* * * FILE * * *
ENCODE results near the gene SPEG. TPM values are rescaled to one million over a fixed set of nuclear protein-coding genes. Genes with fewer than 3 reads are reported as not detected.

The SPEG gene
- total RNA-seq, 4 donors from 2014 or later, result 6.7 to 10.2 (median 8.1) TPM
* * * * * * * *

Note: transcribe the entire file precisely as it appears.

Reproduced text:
ENCODE results near the gene SPEG. TPM values are rescaled to one million over a fixed set of nuclear protein-coding genes. Genes with fewer than 3 reads are reported as not detected.

The SPEG gene
- total RNA-seq, 4 donors from 2014 or later, result 6.7 to 10.2 (median 8.1) TPM